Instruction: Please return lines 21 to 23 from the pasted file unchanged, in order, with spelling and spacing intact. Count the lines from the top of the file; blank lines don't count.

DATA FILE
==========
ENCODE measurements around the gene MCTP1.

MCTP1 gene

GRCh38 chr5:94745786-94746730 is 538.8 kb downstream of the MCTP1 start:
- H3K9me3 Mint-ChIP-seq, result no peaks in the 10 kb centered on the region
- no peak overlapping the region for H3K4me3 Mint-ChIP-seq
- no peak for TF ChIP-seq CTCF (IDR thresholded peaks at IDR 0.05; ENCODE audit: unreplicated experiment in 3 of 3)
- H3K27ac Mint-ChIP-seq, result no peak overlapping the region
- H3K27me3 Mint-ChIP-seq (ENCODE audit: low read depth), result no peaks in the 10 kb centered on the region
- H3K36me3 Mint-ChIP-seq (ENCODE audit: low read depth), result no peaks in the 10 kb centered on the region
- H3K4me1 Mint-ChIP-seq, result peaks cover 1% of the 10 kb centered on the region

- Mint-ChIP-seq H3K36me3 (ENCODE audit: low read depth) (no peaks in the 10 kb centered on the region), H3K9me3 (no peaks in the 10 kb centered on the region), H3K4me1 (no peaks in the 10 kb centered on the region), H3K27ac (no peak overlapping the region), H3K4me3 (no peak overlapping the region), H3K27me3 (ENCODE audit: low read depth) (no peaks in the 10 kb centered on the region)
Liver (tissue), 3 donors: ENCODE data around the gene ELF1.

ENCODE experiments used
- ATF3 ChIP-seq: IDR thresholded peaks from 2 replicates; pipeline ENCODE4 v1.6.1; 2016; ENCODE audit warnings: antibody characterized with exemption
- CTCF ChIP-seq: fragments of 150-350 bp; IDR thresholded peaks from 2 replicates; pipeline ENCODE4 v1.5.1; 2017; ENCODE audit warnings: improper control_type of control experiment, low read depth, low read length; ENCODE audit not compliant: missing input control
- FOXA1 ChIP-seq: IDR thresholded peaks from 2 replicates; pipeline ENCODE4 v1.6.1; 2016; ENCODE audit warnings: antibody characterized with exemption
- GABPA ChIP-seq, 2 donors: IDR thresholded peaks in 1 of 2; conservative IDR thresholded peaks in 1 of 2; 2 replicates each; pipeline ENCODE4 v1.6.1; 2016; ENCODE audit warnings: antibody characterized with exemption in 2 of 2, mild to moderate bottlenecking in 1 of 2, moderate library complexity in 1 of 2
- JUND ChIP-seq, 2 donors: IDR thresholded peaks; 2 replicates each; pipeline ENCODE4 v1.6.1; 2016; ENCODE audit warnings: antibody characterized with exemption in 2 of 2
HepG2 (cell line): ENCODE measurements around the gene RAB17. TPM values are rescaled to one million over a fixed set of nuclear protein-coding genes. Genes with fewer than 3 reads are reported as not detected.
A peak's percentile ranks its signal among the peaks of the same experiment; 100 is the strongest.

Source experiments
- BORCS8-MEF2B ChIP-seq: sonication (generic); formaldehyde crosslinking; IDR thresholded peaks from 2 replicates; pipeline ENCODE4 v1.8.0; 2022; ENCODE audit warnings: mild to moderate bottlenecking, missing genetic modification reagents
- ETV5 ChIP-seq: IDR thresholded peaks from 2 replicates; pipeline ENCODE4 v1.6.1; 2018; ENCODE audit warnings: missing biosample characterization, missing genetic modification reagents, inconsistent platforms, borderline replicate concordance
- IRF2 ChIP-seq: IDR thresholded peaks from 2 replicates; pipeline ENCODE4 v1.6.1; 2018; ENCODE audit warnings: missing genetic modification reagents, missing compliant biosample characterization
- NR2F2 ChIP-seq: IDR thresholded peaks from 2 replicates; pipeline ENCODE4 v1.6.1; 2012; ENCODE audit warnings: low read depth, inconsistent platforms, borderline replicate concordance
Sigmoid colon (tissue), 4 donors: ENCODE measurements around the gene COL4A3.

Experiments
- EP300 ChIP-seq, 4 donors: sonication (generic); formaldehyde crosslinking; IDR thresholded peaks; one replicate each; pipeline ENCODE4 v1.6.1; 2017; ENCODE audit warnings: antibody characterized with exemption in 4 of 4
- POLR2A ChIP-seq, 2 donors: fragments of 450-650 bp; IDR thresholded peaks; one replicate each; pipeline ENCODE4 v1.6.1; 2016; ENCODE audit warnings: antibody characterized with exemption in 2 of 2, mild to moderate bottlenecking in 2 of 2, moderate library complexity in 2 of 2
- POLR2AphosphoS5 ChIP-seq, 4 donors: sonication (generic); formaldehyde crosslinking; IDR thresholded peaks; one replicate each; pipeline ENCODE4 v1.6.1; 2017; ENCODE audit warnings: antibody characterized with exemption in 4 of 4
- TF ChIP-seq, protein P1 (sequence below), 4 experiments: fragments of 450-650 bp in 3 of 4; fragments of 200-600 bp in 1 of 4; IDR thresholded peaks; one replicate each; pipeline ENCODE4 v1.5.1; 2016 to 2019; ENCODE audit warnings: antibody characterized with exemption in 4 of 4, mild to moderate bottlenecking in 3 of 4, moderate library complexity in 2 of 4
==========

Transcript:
Source experiments
- BORCS8-MEF2B ChIP-seq: sonication (generic); formaldehyde crosslinking; IDR thresholded peaks from 2 replicates; pipeline ENCODE4 v1.8.0; 2022; ENCODE audit warnings: mild to moderate bottlenecking, missing genetic modification reagents
- ETV5 ChIP-seq: IDR thresholded peaks from 2 replicates; pipeline ENCODE4 v1.6.1; 2018; ENCODE audit warnings: missing biosample characterization, missing genetic modification reagents, inconsistent platforms, borderline replicate concordance